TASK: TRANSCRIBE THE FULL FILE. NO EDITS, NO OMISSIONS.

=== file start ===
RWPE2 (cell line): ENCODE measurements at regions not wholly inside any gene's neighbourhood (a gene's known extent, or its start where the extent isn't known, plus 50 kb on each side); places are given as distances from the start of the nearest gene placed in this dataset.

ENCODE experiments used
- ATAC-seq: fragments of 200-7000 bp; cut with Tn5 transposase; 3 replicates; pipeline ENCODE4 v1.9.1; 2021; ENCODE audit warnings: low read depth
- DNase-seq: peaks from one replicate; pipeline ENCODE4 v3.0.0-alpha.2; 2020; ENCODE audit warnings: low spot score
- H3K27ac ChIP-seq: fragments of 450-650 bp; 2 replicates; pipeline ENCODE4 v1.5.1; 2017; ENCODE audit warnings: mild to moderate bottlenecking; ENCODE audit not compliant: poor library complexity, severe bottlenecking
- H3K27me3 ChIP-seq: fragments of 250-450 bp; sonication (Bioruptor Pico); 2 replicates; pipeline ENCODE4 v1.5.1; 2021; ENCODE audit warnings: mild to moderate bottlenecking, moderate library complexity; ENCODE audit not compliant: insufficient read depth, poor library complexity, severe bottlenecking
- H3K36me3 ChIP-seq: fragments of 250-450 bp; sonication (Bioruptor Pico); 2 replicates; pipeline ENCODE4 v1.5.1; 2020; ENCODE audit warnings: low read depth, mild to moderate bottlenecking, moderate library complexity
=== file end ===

RWPE2 (cell line): ENCODE measurements at regions not wholly inside any gene's neighbourhood (a gene's known extent, or its start where the extent isn't known, plus 50 kb on each side); places are given as distances from the start of the nearest gene placed in this dataset.

ENCODE experiments used
- ATAC-seq: fragments of 200-7000 bp; cut with Tn5 transposase; 3 replicates; pipeline ENCODE4 v1.9.1; 2021; ENCODE audit warnings: low read depth
- DNase-seq: peaks from one replicate; pipeline ENCODE4 v3.0.0-alpha.2; 2020; ENCODE audit warnings: low spot score
- H3K27ac ChIP-seq: fragments of 450-650 bp; 2 replicates; pipeline ENCODE4 v1.5.1; 2017; ENCODE audit warnings: mild to moderate bottlenecking; ENCODE audit not compliant: poor library complexity, severe bottlenecking
- H3K27me3 ChIP-seq: fragments of 250-450 bp; sonication (Bioruptor Pico); 2 replicates; pipeline ENCODE4 v1.5.1; 2021; ENCODE audit warnings: mild to moderate bottlenecking, moderate library complexity; ENCODE audit not compliant: insufficient read depth, poor library complexity, severe bottlenecking
- H3K36me3 ChIP-seq: fragments of 250-450 bp; sonication (Bioruptor Pico); 2 replicates; pipeline ENCODE4 v1.5.1; 2020; ENCODE audit warnings: low read depth, mild to moderate bottlenecking, moderate library complexity